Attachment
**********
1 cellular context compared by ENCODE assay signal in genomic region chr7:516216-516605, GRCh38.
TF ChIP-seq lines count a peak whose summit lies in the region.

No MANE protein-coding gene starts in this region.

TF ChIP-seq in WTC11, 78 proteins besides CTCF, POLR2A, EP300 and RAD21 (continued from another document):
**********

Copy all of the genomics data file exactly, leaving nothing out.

1 cellular context compared by ENCODE assay signal in genomic region chr7:516216-516605, GRCh38.
TF ChIP-seq lines count a peak whose summit lies in the region.

No MANE protein-coding gene starts in this region.

TF ChIP-seq in WTC11, 78 proteins besides CTCF, POLR2A, EP300 and RAD21 (continued from another document):